The iPhone OS 1.1.3 update cost $19.95 for iPod Touch users.

Kernel (operating system)

The kernel is a computer program that is the core of a computer's operating system, with complete control over everything in the system. On most systems, it is one of the first programs loaded on start-up (after the bootloader). It handles the rest of start-up as well as input/output requests from software, translating them into data-processing instructions for the central processing unit. It handles memory and peripherals like keyboards, monitors, printers, and speakers.

The critical code of the kernel is usually loaded into a separate area of memory, which is protected from access by application programs or other, less critical parts of the operating system. The kernel performs its tasks, such as running processes, managing hardware devices such as the hard disk, and handling interrupts, in this protected kernel space. In contrast, everything a user does is in user space: writing text in a text editor, running programs in a GUI, etc. This separation prevents user data and kernel data from interfering with each other and causing instability and slowness, as well as preventing malfunctioning application programs from crashing the entire operating system.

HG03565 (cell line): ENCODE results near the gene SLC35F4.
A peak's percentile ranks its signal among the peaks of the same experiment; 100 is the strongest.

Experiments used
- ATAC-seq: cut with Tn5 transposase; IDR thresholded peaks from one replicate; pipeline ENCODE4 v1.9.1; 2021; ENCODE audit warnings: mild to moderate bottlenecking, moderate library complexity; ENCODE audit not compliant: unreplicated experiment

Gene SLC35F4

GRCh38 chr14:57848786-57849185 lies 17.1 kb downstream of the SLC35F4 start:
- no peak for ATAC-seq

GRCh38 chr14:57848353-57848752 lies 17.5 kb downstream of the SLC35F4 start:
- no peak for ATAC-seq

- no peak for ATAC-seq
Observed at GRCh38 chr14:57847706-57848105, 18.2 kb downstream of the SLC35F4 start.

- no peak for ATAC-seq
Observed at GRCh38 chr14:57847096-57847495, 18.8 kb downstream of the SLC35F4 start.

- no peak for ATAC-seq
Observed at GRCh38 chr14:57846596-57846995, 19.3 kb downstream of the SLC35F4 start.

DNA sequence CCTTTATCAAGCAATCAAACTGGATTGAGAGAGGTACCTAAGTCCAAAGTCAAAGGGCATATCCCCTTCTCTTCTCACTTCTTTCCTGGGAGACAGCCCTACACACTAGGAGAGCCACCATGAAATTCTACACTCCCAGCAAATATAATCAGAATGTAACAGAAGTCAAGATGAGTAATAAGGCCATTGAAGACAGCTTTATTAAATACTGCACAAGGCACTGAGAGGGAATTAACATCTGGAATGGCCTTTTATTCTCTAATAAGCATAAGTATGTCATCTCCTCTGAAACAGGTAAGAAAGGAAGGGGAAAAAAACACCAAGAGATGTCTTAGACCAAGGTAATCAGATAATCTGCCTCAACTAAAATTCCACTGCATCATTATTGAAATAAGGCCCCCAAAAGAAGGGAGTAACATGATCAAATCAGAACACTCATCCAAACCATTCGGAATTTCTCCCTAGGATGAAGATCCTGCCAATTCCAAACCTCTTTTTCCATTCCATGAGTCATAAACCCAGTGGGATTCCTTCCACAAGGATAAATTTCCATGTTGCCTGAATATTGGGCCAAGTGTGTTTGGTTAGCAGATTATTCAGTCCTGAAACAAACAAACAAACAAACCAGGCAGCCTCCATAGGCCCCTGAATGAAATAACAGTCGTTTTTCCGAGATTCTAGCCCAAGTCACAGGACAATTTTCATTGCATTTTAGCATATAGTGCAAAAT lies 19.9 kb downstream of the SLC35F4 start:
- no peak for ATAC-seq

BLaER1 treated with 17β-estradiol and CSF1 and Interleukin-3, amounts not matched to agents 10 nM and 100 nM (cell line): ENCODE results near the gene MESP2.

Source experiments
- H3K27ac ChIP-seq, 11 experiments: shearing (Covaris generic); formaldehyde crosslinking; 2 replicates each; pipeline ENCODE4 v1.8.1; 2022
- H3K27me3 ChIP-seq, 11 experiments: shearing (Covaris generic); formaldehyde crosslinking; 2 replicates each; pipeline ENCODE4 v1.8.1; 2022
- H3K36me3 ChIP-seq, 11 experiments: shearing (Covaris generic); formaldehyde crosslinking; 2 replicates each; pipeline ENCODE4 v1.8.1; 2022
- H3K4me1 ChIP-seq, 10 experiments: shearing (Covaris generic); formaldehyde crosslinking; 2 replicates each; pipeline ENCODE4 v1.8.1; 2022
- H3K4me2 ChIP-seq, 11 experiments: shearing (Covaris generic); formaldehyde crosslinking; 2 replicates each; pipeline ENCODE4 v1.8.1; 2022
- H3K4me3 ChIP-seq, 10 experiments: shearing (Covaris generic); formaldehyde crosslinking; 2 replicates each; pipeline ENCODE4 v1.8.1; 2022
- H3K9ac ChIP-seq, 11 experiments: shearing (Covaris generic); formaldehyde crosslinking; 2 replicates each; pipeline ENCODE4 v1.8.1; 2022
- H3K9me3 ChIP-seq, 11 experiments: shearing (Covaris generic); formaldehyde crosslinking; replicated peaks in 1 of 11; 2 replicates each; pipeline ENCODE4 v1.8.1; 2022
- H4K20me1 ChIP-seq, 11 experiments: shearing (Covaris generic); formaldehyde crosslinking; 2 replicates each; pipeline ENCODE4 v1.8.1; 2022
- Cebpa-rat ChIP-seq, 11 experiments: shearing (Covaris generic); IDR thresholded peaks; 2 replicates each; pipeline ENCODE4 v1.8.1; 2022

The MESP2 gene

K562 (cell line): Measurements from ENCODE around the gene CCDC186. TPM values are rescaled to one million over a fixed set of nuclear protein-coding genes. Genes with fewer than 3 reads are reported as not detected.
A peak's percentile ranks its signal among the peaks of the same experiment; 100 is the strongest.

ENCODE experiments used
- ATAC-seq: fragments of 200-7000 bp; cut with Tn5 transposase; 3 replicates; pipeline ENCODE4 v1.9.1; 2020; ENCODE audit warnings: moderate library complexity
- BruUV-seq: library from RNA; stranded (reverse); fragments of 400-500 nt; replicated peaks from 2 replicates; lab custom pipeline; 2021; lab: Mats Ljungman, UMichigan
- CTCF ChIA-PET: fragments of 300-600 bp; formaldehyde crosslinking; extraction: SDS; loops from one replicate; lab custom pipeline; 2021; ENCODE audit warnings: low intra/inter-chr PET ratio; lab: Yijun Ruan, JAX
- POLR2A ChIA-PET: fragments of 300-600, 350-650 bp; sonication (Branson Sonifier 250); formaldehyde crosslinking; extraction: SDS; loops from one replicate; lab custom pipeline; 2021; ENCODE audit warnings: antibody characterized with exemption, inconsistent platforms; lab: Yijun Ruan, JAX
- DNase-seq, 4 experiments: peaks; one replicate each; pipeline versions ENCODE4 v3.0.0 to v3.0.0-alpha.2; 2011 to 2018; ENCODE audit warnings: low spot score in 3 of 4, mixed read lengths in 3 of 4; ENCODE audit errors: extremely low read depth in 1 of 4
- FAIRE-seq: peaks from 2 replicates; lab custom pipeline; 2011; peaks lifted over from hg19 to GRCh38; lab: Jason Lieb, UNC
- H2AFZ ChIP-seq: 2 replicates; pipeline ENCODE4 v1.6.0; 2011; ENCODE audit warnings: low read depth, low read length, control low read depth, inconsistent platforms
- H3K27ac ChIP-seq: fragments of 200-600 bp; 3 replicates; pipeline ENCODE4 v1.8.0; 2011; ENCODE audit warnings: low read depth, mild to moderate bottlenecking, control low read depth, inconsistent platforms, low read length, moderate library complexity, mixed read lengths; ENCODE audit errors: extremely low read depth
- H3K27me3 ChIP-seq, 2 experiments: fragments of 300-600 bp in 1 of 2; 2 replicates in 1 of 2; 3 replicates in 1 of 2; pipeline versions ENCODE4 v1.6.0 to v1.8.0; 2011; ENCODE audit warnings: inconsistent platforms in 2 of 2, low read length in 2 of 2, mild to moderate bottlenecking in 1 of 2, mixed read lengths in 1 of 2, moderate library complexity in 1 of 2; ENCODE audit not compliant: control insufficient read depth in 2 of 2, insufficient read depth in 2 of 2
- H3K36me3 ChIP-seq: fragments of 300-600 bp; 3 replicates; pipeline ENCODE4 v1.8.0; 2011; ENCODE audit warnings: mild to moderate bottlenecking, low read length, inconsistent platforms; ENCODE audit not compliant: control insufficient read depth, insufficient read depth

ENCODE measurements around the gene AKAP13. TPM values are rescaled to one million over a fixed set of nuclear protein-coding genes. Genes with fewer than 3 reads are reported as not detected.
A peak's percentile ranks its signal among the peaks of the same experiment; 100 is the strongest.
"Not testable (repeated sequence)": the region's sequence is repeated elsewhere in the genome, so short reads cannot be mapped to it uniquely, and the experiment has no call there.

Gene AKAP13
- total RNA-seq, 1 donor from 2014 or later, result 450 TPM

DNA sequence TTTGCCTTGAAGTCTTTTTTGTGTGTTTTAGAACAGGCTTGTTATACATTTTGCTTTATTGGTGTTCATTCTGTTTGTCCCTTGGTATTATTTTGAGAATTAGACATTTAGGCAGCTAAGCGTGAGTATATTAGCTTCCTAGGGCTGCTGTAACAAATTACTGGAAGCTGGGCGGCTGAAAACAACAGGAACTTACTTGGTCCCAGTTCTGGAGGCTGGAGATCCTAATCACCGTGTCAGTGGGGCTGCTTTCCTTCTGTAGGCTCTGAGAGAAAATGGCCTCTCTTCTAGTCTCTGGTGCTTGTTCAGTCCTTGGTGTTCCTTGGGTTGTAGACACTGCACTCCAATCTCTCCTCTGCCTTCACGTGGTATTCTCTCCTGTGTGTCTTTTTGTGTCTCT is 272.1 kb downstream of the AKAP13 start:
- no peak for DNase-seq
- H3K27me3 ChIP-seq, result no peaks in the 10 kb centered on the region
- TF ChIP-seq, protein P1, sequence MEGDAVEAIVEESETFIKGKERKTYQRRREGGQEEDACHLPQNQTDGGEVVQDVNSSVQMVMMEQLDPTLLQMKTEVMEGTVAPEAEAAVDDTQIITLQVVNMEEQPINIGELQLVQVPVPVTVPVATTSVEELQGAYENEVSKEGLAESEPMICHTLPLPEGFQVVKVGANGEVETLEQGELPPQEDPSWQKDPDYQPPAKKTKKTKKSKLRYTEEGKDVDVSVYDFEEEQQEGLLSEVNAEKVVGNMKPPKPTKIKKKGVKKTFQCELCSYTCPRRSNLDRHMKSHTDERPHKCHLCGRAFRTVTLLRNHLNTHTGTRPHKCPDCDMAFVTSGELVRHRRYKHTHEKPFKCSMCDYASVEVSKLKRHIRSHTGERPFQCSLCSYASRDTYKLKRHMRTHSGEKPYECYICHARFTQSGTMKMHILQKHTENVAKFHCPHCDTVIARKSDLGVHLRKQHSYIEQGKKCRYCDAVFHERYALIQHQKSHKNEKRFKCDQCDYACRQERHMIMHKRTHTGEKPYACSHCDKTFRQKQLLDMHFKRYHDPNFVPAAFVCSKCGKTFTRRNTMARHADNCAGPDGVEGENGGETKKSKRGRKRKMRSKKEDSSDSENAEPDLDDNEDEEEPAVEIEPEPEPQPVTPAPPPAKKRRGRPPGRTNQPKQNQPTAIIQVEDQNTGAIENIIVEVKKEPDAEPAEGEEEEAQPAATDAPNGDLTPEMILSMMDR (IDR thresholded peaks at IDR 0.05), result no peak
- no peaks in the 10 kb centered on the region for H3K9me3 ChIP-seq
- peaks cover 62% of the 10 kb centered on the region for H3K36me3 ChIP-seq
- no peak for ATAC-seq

The kernel's interface is a low-level abstraction layer. When a process makes requests of the kernel, it is called a system call. Kernel designs differ in how they manage these system calls and resources. A monolithic kernel runs all the operating system instructions in the same address space for speed. A microkernel runs most processes in user space, for modularity.

Linux